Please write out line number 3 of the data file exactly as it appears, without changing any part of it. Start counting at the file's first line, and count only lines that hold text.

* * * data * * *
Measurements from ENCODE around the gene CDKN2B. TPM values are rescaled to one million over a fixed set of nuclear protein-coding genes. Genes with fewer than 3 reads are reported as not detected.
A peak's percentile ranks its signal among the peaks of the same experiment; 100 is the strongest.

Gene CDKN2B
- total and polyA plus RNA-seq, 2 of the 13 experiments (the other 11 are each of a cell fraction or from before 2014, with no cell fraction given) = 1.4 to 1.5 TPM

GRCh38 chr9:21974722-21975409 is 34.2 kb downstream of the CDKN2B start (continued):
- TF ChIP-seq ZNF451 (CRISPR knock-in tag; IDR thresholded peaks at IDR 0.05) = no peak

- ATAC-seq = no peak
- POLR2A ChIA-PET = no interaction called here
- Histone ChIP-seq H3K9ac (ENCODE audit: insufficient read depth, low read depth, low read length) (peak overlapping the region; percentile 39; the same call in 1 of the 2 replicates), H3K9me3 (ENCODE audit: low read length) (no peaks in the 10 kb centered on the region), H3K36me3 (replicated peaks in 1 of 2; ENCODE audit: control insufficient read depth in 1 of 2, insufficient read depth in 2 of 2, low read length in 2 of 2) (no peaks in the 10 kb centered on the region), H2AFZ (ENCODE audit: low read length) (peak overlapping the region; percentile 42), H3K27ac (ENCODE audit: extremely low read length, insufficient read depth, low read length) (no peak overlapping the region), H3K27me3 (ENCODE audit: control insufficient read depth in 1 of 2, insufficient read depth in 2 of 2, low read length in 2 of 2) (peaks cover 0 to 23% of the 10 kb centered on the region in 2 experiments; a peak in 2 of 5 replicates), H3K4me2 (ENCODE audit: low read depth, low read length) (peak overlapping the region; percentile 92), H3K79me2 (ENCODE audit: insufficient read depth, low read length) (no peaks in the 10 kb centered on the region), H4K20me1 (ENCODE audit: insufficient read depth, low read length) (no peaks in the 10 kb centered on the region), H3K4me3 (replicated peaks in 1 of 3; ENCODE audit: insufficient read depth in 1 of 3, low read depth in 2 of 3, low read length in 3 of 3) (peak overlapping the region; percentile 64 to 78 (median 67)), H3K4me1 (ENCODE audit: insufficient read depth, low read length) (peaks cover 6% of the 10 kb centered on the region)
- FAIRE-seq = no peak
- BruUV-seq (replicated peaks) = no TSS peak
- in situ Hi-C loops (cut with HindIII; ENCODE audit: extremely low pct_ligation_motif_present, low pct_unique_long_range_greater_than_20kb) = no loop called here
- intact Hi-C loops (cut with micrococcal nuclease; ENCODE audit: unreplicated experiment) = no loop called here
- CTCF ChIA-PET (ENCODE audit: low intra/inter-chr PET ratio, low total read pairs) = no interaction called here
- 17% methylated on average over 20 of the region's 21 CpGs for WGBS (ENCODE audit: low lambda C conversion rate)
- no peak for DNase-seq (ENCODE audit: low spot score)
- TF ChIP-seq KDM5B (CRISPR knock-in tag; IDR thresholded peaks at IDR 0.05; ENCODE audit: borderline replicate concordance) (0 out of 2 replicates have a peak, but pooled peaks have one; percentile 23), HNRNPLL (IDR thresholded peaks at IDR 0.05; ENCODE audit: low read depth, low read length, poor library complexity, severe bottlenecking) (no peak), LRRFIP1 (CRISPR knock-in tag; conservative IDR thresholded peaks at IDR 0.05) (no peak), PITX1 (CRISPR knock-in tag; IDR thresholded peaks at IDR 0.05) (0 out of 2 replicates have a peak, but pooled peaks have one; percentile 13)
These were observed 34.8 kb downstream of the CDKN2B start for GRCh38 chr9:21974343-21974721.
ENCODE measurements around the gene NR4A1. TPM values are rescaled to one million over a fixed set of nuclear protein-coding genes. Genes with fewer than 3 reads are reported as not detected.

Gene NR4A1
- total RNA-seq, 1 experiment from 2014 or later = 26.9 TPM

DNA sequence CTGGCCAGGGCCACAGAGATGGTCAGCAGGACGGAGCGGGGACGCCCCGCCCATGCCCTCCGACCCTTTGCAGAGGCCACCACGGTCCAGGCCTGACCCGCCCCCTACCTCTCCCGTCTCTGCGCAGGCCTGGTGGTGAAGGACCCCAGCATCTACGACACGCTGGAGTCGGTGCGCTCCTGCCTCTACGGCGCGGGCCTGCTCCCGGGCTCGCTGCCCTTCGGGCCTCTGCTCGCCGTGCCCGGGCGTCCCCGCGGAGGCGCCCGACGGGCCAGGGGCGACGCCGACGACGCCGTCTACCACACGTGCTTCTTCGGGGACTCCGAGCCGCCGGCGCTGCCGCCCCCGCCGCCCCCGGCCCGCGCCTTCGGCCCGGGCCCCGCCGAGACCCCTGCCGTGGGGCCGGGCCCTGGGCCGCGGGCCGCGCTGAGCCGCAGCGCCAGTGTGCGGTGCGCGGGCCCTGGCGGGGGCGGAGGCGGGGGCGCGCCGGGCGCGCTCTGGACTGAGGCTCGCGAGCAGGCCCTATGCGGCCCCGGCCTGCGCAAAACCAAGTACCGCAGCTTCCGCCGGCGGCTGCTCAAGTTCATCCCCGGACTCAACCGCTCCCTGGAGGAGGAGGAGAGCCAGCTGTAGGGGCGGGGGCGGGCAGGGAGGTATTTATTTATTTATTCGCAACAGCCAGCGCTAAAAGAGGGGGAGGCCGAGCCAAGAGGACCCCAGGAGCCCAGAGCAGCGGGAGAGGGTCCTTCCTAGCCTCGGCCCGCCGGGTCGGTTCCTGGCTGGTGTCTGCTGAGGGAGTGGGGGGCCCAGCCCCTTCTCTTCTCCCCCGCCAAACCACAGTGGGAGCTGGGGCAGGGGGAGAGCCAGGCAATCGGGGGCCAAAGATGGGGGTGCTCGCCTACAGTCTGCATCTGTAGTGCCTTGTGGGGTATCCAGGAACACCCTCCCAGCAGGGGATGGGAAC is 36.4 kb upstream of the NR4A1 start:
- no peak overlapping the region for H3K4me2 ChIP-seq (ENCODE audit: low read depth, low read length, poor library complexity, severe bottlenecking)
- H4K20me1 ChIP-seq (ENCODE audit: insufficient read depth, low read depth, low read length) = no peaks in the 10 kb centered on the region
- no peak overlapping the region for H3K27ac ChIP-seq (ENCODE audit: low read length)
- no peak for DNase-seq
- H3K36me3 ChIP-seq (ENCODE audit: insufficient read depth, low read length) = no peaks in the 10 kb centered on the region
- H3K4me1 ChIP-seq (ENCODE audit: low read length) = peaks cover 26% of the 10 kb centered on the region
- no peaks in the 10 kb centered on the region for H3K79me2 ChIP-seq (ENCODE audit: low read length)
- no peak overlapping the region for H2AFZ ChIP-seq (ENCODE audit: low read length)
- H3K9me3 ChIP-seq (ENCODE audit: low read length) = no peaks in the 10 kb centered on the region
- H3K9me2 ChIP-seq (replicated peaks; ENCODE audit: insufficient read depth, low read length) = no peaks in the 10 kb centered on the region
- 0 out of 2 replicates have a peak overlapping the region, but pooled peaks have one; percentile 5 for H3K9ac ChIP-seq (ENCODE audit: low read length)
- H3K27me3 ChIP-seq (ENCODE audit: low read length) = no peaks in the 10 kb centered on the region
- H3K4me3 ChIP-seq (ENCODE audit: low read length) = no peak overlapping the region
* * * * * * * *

Gene CDKN2B